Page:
Monday, July 17, 2006

BP: Haunted By The Effects Of Short-Term Profit Maximization?

Every time I sit down to write something about the continuing trials and tribulations of poor BP, something else befalls the poor company (That would be "poor" as in "unfortunate," not "poor" as in "lacking money.)

Readers of Confined Space are well aware of the explosion at BP's Texas City plant last year that took the lives of 15 workers and injured 170, resulting in a record $21.4 million OSHA fine and possible civil and criminal prosecution. And the Chemical Safety Boards findings that BP's problems go way beyond the screw-ups at the Texas City plant which resulted in an unprecedented "urgent" recommendation that the company establish an independent panel to look into the safety "culture" at all of its North American plants. And let's not forget the $2.4 million OSHA fine against BP's Ohio plant for unsafe conditions.

And last May it was revealed that
BP's Texas City refinery released three times as much pollution in 2004 as it did in 2003, according to the most recent data from the Environmental Protection Agency.

The increase at BP was so large that it accounted for the bulk of a 15 percent increase in refinery emissions nationwide in 2004, the highest level since 2000.
Last months disaster came in the form of a little 267,000 gallon oil spill at BP's Prudhoe Bay field, the largest ever on Alaska's North Slope region. That spill may also bring criminal charges against BP.

Even Mother Nature seems to be angry at BP as Hurricane Dennis seriously damaged BP's new Thunder Horse offshore oil drilling platform. And after spending $250 million to repair it, there are still problems.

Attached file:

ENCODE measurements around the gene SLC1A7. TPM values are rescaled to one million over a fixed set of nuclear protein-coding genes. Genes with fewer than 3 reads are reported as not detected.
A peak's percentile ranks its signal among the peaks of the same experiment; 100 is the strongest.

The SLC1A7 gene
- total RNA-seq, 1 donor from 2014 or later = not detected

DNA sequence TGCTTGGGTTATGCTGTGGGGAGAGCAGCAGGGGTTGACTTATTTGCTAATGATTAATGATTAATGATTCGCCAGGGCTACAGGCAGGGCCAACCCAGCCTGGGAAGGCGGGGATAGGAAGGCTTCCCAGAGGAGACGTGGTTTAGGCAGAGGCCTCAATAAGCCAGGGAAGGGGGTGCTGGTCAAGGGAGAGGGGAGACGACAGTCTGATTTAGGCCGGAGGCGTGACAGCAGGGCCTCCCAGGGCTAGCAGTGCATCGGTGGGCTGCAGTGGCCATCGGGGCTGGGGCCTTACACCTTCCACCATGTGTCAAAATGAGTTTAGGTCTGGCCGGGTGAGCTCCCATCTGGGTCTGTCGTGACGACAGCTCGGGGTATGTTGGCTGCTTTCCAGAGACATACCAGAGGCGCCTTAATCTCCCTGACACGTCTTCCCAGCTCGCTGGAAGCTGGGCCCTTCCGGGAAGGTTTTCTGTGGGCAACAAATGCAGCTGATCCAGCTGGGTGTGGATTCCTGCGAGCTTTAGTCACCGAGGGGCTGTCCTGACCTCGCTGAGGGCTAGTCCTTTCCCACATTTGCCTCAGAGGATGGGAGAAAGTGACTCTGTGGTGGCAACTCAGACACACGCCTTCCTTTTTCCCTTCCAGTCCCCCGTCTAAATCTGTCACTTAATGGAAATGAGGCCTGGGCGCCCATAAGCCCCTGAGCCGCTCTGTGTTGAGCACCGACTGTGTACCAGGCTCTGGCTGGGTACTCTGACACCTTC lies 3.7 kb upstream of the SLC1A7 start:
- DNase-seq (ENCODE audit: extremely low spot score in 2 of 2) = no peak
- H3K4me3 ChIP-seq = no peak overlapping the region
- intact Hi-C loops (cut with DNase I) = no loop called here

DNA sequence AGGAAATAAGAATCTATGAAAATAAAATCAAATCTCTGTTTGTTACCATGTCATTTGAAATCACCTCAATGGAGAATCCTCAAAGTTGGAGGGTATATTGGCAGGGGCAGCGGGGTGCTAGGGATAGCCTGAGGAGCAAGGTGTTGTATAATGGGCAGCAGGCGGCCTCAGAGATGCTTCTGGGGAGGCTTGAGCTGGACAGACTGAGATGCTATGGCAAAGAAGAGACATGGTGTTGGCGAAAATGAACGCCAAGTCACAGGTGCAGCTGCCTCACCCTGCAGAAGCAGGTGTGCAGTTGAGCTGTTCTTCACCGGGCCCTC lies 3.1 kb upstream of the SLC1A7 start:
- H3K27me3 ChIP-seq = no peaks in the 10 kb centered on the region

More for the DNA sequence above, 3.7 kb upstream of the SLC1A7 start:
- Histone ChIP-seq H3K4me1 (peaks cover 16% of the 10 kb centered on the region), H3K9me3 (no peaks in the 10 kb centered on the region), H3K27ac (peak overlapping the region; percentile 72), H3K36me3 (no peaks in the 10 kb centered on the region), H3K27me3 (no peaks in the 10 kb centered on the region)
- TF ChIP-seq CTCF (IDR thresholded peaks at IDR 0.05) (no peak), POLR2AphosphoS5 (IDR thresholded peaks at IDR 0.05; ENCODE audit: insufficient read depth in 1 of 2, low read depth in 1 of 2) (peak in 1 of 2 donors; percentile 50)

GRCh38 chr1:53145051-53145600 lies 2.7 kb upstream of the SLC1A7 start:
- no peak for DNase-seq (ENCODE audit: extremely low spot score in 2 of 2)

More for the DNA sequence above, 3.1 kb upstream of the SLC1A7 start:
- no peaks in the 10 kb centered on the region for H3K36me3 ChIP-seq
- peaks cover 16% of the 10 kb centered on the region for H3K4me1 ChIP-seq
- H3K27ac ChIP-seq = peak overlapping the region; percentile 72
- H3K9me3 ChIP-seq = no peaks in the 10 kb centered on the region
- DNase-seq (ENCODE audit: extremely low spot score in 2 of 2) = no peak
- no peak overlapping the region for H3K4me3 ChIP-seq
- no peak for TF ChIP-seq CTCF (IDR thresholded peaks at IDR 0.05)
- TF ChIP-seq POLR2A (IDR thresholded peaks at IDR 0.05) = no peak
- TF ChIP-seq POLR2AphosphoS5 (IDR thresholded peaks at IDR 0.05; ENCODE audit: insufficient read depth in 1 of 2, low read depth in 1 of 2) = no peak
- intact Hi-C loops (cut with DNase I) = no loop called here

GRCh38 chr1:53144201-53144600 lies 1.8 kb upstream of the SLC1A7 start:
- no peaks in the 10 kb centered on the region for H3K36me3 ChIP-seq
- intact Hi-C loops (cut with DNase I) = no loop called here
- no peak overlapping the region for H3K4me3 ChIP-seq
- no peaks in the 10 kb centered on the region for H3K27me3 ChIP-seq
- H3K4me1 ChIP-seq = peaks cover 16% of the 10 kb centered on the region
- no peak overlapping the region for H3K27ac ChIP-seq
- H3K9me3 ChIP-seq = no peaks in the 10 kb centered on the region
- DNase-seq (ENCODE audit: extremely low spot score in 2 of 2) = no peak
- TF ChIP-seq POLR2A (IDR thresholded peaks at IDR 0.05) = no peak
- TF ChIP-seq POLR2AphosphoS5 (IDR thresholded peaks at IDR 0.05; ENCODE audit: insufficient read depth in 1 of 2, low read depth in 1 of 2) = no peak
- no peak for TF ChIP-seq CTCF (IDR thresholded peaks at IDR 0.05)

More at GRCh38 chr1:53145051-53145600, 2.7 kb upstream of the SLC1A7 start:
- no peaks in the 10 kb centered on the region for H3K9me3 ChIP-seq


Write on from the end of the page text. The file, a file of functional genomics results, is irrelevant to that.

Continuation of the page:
The latest news was that BP traders were accused of manipulating the price of propane two years ago by cornering the market, not good news to Americans who are facing record high energy costs.

Then there was this:
Earlier this month, the company said that its second-quarter production had fallen 2.5 percent from the period last year, to four million barrels a day of oil equivalent, its fourth consecutive quarterly decline. Also, BP said it would take a further $500 million charge for compensation claims for the Texas City blast, in addition to the $700 million it set aside last year.
Oy. While this hasn't quite affected the income of BP's CEO Lord Browne, something needs to be done. But what?

Find someone new to run BP's US operations, in the person of Robert A. Malone, a 32-year company veteran who until recently oversaw BP’s worldwide fleet of tankers. And what a challenge he has:
While he was not responsible for the problems, Mr. Malone will have to answer criticism that BP neglected basic safety rules, fostered a culture of excessive risk-taking and failed to invest enough in critical infrastructure. He also faces the challenge of restoring BP’s credibility not just with the public but also with regulators from the Justice Department and the Labor Department, among others.

The misfortunes already have led to lengthy delays in production, hundreds of millions of dollars in repairs and settlements, and civil and criminal investigations by state and federal agencies. The paradox is that BP — known for navigating successfully in much more challenging places like Siberia, the Caspian and Africa — has faltered in the most open of economic environments.
Mr. Malone is known for his good safety record and we wish him good luck (and well we should considering that BP employees 40,000 American workers and produces 10% of American oil output).

BP's spokesman Ronnie Chappel still insists that “These are unrelated incidents,” but lest anything thing BP is just having a string of bad luck, the financial analysts know better:
“It is difficult to say if this is a BP-wide issue,” said Craig Pennington, the director of the global energy group at Schroders in London. “But they appear to cut corners for the sake of short-term profit maximization. If you are a serial underspender in a refinery, it will come back to haunt you.”